“With four hundred miles of navigable waterways, transportation facilities are exceptional, and it is small wonder these valleys of the Sacramento and the San Joaquin are the banner ‘growing section’ of the state. It was like driving through a private estate all the way to Oakland, where our first view of glorious San Francisco harbor greeted us. Oakland and Berkeley, ‘the bedrooms’ of San Francisco (as a prominent banker explained to us), are on the east shores of the bay. On the front of the City Hall in Oakland (which, by the  way, we were told is the tallest building in California) was the sign, typical of these open-hearted people, ‘Howdy, Boys!’ (to the returning soldiers) in place of the proverbial ‘Welcome.’…

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“Road near Oakland, California,” c. 1920. [University of Michigan–Special Collections Library, lhc0022]

“We were landed at the ferry slip, and with a sensation never to be forgotten we drove off the wharf into San Francisco — ‘the city loved around the world’ — built upon hills overlooking the expanse of the Pacific, with a cosmopolitan throng of half a million people. We could not  have reached here at a more fortunate or auspicious time. San Francisco was en-fete in honor of the fleet. Every street and building was festooned with flags, banners, and garlands of flowers…. Bands were playing, auto-horns were tooting, and the air was alive with excitement — joyous, over-bubbling pleasure, that had to find a vent or blow up the place….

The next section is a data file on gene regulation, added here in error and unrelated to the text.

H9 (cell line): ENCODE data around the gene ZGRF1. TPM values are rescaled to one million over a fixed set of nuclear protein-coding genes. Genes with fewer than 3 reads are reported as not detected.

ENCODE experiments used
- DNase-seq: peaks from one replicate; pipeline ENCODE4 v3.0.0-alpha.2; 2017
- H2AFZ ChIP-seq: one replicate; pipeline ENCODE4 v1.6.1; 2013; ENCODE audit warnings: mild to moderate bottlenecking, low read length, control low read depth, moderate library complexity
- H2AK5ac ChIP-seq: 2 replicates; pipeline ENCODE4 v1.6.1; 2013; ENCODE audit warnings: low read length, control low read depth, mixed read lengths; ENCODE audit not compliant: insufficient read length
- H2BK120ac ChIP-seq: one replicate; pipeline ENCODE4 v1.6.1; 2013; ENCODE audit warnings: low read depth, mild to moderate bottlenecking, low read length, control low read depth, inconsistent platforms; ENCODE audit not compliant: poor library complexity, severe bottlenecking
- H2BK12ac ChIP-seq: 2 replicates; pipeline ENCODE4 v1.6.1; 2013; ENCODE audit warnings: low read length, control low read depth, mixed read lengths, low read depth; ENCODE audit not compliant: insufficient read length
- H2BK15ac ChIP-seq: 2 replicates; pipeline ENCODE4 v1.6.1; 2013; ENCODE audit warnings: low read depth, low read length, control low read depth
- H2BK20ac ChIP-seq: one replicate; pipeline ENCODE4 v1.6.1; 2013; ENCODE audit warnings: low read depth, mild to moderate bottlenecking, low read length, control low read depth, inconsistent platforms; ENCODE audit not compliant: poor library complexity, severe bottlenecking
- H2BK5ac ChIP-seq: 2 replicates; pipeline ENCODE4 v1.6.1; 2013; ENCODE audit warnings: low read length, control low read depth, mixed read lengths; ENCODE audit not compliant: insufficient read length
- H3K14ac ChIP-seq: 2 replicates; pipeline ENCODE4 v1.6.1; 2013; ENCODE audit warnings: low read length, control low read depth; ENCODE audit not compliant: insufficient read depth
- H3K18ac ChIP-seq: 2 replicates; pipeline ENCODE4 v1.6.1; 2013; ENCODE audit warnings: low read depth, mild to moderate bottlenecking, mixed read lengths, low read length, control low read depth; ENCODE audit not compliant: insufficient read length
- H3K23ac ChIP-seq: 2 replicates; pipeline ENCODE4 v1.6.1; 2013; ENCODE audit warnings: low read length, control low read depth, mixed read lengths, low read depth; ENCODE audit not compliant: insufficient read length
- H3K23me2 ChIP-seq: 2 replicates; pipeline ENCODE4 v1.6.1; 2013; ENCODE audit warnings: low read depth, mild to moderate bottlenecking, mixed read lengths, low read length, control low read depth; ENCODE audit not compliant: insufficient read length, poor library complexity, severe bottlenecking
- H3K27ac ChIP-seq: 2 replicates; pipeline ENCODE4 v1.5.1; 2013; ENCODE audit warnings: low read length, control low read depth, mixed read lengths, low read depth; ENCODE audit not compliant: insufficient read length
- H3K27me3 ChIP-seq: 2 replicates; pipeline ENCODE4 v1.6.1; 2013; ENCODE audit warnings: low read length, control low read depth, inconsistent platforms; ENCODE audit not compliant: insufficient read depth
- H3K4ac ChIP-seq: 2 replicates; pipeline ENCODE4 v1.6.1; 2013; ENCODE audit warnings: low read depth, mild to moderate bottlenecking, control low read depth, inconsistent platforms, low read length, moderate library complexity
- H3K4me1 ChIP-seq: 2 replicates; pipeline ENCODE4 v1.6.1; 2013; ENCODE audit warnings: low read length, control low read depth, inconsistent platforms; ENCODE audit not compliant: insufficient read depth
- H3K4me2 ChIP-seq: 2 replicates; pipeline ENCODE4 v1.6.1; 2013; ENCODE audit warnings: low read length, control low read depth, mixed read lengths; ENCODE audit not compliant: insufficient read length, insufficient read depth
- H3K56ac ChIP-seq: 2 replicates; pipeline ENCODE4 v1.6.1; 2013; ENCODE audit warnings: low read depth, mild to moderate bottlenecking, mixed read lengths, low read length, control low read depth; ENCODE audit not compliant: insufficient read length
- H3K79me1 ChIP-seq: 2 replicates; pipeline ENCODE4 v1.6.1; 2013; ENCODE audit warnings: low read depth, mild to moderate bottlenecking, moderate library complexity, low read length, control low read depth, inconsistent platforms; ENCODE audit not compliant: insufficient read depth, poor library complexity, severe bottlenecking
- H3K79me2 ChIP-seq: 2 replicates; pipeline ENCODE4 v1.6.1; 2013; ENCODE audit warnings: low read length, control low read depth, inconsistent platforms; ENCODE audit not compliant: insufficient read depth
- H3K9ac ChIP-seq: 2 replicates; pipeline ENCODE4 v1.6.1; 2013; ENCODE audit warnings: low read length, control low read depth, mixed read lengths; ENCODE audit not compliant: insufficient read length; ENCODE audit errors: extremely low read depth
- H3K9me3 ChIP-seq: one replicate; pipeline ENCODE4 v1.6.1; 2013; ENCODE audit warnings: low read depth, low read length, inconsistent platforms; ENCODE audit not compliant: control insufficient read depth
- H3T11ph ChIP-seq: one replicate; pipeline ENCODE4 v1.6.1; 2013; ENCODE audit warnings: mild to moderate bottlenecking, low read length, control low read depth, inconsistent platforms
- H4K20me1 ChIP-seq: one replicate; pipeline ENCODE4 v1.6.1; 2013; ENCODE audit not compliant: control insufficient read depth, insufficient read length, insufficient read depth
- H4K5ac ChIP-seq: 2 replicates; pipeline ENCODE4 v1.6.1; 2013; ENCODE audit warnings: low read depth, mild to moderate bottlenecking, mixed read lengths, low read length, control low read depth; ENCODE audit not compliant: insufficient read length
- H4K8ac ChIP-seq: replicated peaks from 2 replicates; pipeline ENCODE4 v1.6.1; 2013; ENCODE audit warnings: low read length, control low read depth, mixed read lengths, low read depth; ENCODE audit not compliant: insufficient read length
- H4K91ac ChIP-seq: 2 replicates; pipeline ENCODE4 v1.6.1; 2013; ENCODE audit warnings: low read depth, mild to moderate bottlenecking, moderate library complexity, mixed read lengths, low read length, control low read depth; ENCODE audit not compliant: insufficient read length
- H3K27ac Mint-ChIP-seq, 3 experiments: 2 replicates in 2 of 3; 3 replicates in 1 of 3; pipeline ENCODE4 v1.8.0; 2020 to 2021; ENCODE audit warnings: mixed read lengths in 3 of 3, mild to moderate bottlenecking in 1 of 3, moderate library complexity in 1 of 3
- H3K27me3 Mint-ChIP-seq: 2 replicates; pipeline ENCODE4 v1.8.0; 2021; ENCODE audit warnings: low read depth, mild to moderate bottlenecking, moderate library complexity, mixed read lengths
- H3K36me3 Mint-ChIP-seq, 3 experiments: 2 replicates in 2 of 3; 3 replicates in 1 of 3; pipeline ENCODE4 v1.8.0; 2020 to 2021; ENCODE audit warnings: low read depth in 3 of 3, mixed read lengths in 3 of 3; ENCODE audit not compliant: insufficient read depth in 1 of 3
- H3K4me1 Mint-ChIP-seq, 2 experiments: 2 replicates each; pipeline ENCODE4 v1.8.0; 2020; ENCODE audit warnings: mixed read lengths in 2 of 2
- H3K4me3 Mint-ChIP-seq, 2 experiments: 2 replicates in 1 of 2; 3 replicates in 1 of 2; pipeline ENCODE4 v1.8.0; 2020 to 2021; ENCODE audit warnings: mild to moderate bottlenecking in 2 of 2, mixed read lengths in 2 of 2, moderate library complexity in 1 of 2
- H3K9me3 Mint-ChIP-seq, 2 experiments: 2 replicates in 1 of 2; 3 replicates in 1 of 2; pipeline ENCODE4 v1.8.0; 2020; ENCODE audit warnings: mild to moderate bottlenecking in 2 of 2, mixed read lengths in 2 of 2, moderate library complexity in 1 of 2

“The next day the Transcontinental Government Motor Convoy arrived, which added to the celebration that lasted a week. It had come over the Lincoln Highway, with every conceivable experience; the gallant young officer in command, Lieutenant-Colonel Charles McClure, told us at dinner the next evening that ‘Our worst experiences were in the desert. The sand was so  deep and the trucks were so heavy that at times we only made a mile an hour. When one got stuck, the men cut the sagebrush and filled the ruts, and then we were able to crawl.’ The city gave them an ovation, and “dined” them as well — and doubtless would have liked to have ‘Vined’ them also.”

Driving in 1919 ~ part 7, from gumbo to dessert

June 22, 2018

LINCOLN HIGHWAY NEWS IS A BLOG BY BRIAN BUTKO

Our travelers left the Lincoln Highway soon after Pittsburgh for a more northerly route. In North Dakota, they bogged down in gumbo just like LH travelers did in Iowa. After waiting out a rain shower under a tree, they set out:

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LHA President Henry Joy struggles to navigate the group’s official Packard through the gumbo of Iowa in 1915 [University of Michigan–Special Collections Library, lhc1964]